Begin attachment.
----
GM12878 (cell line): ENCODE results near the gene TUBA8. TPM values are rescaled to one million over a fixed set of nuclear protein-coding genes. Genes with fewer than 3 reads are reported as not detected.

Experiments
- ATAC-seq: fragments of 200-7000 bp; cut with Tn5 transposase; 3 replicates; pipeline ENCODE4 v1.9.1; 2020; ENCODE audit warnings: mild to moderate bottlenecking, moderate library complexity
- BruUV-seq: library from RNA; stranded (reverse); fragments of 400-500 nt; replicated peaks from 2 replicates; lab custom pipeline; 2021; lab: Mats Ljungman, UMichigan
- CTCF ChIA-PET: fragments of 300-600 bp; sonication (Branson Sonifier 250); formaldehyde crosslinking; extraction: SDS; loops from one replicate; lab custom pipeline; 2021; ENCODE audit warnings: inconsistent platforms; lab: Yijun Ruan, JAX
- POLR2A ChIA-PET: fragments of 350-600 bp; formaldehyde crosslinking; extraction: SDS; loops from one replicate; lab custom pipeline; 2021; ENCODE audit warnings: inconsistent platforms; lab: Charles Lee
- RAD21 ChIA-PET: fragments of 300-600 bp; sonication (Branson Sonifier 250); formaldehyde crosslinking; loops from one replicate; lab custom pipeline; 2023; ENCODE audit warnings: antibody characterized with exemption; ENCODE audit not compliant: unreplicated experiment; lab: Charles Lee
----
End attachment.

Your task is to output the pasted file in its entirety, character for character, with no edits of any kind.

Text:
GM12878 (cell line): ENCODE results near the gene TUBA8. TPM values are rescaled to one million over a fixed set of nuclear protein-coding genes. Genes with fewer than 3 reads are reported as not detected.

Experiments
- ATAC-seq: fragments of 200-7000 bp; cut with Tn5 transposase; 3 replicates; pipeline ENCODE4 v1.9.1; 2020; ENCODE audit warnings: mild to moderate bottlenecking, moderate library complexity
- BruUV-seq: library from RNA; stranded (reverse); fragments of 400-500 nt; replicated peaks from 2 replicates; lab custom pipeline; 2021; lab: Mats Ljungman, UMichigan
- CTCF ChIA-PET: fragments of 300-600 bp; sonication (Branson Sonifier 250); formaldehyde crosslinking; extraction: SDS; loops from one replicate; lab custom pipeline; 2021; ENCODE audit warnings: inconsistent platforms; lab: Yijun Ruan, JAX
- POLR2A ChIA-PET: fragments of 350-600 bp; formaldehyde crosslinking; extraction: SDS; loops from one replicate; lab custom pipeline; 2021; ENCODE audit warnings: inconsistent platforms; lab: Charles Lee
- RAD21 ChIA-PET: fragments of 300-600 bp; sonication (Branson Sonifier 250); formaldehyde crosslinking; loops from one replicate; lab custom pipeline; 2023; ENCODE audit warnings: antibody characterized with exemption; ENCODE audit not compliant: unreplicated experiment; lab: Charles Lee